Discussion about hydroelectric power plants in Cambodia tends to focus on two aspects, both negative. One is an overdependence on Chinese investment, and the other is a relatively disproportionate focus on the environmental impacts of hydroelectric power.
Most hydroelectric power plants in Cambodia are associated in some way with China. According to the Ministry of Mines and Energy, Chinese companies have invested more than $1.6 billion in the construction of six dams with a total supply of 928 megawatts. Although the data might suggest the theory that Cambodia is giving preference to China in this particular field, one should also consider why other countries don’t, or don’t want to, invest.
Japan, which is Cambodia’s biggest donor, has not been involved in large scale hydroelectric power plants since it resumed Official Development Assistance (ODA) to Cambodia in 1992. Why?
The Narmada Dam project in India and the Koto Panjang Dam project in Indonesia are instructive. These were bitter experiences for the Japanese government, prompting it to avoid projects that tend to spark conflict among environmental groups and authorities, and that eventually may damage Japan’s ODA brand.
The developed countries of the OECD provided approximately $200 million from 2000 to 2012 to Cambodia’s energy sector. Indeed, they have the option to get involved in large-scale hydroelectric power plant projects through loan provisions, but records show that countries like Japan, Germany, Australia, and France chose to handle less sensitive projects such as electricity transmission and distribution systems. For instance, the latest loan from Japan signed in June this year was for approximately $65 million to help expand Phnom Penh’s transmission and distribution system.
This argument suggests that no matter how environmentally conscious and technologically advanced the country is, you still cannot build a hydroelectric power plant without an environmental impact. In this light, the right question should be: if China does not do it, then who will do it for Cambodia?
Focus on Environmental Impacts
The total electricity supply in 2013 was 4,297 million kilowatts-hours (kWh), with imports from Vietnam and Thailand accounting for more than 60 percent. Electricity prices in Cambodia are among the most expensive in the region due to a shortage of integrated high-voltage transmission systems and the high cost of imported diesel fuel, which accounts for more than 90 percent of domestic power generation.
According to an investment cost comparison conducted by the Japan External Trade Organization (JETRO), the cost of electricity in Phnom Penh is approximately 18 cents, exceptionally high compared to 10 cents in Bangkok, 9 cents in Hanoi and Ho Chi Minh, 12 cents in Yangoon and 5 cents in Vientiane.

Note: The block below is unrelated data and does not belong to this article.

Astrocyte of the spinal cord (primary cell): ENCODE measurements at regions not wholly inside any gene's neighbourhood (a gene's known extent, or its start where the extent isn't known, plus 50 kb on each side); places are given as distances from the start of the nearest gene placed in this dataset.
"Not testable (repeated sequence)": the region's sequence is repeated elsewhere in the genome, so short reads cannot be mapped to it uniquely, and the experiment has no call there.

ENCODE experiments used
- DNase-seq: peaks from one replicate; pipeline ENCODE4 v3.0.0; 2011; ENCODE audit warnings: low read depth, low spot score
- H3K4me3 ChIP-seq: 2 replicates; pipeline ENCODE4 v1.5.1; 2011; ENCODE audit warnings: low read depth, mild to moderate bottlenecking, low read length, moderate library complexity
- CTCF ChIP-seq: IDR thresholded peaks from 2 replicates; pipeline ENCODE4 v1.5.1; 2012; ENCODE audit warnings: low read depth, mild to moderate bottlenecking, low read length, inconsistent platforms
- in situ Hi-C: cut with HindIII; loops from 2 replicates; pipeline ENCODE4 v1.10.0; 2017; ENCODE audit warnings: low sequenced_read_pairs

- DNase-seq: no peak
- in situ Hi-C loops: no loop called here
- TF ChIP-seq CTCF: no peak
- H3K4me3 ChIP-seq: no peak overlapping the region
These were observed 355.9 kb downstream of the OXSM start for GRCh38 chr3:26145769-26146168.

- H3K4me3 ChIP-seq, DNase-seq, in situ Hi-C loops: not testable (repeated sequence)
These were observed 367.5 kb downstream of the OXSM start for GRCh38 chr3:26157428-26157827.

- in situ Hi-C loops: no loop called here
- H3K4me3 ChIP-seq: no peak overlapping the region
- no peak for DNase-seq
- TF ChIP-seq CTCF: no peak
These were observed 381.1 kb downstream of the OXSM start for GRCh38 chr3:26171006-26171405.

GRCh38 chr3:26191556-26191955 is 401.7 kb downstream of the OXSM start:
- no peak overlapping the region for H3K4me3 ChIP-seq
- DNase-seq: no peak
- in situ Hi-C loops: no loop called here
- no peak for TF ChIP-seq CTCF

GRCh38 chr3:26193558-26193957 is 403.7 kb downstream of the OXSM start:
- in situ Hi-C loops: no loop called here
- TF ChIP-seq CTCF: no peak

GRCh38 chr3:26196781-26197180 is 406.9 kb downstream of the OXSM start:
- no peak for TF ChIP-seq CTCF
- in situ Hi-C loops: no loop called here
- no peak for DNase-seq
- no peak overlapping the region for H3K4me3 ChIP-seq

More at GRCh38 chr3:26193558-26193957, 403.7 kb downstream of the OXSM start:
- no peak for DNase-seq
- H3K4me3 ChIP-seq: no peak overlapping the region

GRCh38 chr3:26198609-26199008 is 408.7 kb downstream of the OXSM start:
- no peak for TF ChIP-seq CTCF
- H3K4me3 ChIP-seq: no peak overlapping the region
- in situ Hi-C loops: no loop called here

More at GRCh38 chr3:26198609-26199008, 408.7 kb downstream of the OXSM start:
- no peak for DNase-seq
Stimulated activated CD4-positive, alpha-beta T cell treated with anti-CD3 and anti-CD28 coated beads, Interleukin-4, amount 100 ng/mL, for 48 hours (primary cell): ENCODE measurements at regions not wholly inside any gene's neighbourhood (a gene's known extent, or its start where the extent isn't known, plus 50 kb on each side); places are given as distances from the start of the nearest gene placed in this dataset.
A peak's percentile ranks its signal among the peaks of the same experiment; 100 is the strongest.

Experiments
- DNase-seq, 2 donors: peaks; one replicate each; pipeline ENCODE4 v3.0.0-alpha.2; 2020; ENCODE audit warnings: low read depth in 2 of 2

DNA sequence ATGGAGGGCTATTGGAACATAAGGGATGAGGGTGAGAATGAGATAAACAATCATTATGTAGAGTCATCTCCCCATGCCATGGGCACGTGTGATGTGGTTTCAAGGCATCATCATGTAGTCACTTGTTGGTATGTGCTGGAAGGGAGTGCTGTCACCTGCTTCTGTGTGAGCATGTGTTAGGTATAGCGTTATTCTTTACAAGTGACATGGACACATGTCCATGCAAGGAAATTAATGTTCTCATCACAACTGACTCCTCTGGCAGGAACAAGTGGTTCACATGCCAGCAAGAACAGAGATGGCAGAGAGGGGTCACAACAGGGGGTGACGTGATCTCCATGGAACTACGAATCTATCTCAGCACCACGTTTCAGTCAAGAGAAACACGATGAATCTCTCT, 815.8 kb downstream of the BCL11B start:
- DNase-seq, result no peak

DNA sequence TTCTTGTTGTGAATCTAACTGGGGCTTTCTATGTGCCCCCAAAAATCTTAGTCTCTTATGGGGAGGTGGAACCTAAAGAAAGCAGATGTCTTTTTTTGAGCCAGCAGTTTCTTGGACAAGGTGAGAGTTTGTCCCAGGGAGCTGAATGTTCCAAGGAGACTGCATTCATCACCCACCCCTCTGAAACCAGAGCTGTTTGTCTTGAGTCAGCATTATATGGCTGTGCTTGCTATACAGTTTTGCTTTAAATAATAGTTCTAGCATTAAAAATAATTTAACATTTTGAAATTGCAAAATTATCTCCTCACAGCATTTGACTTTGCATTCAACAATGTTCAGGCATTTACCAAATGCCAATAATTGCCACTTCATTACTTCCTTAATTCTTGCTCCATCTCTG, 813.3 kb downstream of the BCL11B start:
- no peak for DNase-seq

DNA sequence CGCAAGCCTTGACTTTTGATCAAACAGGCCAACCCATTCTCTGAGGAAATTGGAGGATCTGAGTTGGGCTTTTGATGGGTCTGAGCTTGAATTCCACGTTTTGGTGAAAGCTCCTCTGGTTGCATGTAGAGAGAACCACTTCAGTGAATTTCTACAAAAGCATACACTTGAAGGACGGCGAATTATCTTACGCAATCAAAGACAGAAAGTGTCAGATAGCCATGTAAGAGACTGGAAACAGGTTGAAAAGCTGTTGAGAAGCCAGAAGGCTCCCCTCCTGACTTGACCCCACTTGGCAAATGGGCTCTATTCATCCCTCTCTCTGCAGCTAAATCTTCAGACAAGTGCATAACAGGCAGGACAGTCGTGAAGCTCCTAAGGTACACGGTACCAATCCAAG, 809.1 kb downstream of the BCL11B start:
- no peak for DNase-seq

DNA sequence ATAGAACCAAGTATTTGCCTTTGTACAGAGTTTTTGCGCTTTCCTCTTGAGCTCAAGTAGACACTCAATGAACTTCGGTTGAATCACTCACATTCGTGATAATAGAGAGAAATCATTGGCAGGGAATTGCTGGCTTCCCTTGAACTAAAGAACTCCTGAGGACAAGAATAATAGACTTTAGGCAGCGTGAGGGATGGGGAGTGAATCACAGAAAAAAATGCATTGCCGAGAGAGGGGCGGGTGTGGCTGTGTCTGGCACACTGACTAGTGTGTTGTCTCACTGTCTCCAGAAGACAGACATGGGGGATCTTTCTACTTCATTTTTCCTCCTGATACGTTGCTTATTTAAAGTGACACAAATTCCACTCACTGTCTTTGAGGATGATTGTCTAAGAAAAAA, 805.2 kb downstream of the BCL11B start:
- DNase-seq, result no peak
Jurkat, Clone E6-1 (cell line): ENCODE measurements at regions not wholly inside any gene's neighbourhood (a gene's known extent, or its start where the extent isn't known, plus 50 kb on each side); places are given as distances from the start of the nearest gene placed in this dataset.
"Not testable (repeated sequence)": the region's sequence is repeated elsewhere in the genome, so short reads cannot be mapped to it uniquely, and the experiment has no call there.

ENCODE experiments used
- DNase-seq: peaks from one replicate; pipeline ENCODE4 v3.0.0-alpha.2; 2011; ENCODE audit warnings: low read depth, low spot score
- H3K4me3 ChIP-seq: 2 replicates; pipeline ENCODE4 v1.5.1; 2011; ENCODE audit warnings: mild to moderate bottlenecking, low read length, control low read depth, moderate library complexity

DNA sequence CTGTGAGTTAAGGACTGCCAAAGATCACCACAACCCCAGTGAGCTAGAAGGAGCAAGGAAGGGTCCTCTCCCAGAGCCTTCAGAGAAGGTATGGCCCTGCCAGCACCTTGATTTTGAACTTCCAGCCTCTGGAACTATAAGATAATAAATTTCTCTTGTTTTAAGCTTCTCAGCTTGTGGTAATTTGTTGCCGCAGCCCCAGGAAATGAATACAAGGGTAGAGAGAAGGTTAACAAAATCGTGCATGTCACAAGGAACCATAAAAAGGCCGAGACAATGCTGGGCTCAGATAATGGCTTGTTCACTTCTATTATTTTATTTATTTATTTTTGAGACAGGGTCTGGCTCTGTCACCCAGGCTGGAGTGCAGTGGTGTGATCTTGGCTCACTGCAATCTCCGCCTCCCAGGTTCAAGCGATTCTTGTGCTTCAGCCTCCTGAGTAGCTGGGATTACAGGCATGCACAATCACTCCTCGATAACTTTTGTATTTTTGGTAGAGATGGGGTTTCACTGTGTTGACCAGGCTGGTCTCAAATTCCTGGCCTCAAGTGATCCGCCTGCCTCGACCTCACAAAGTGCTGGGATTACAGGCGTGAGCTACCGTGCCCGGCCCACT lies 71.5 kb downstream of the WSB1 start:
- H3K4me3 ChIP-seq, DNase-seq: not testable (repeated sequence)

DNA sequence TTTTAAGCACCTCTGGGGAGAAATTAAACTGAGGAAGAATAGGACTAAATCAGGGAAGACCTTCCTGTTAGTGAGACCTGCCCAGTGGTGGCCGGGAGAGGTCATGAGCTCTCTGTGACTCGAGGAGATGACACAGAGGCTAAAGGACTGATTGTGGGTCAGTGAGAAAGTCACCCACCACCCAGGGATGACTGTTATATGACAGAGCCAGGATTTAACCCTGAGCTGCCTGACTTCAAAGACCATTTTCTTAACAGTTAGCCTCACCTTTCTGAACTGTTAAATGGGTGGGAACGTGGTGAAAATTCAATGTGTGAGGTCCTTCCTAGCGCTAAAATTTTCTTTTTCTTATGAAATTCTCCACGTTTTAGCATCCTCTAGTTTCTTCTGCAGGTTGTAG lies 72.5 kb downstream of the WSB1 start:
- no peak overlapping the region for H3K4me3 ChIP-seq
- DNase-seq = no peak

Many Japanese companies locate their factories in Special Economic Zones (SEZ). According to a survey conducted by a large Japanese bank, the cost of electricity in Phnom Penh’s SEZ is around 20 cents per kilowatt hour. Electricity in the SEZ of Bavet City, Svay Rieng Province bordering with Vietnam is cheaper – around 15 cents – but the supply is unstable with more than 20 blackouts a day. At Sihanoukville’s SEZ, the price is 24 cents.
To many investors, electricity costs and a stable supply are among the major bottlenecks hindering investment in Cambodia, especially in electricity-hungry manufacturing companies, which can offer jobs and skills.
Mindful that the private sector is playing a vital role in economic development and job creation, the Cambodian government is naturally endeavoring to increase domestic power supply capacity and to secure self-sufficiency. This is important not only for attracting investment, but also for national security. Simply put, relying on neighboring countries for more than 60 percent of its supply of energy is not a secure energy strategy.
So among its various options, and considering the current status of Cambodia’s economy, hydroelectricity is seen as a favorable option for its cost effectiveness and zero carbon footprint. Besides power generation, if appropriately designed, a hydroelectric dam can also regulate the water supply, helping to control floods and facilitating irrigation.
Other renewable energies such as biofuels, wind, and solar could also be an option for small-scale generation, but unstable output and high cost, and associated high prices, are making these alternatives less attractive for both household consumers and industry. Some advanced economies have been trying to introduce these alternative energies, but successes have been modest despite enormous investments.
As such, although environmental considerations are definitely required, public discussions should also balance the merits of hydroelectric power in the context of the country’s overall economy and development. Specifically, besides an environmental analysis, a proper study should also be conducted to show the economic effects of a hydroelectric power plant; such as the number of households supplied, the reduction in consumer prices, the money saved, the number of companies the power plant attracts, the jobs created by those companies, the income those jobs create and the number of dependents on those incomes.
From the above argument, if economic benefits and national security are included in the discussion, it should be fair to conclude that at the current stage of development, hydroelectric power is more a “need” than a “want” for Cambodia.
Sim Vireak joined the Cambodia foreign services in 2007 and has been posted at the Royal Embassy of Cambodia in Tokyo since 2010.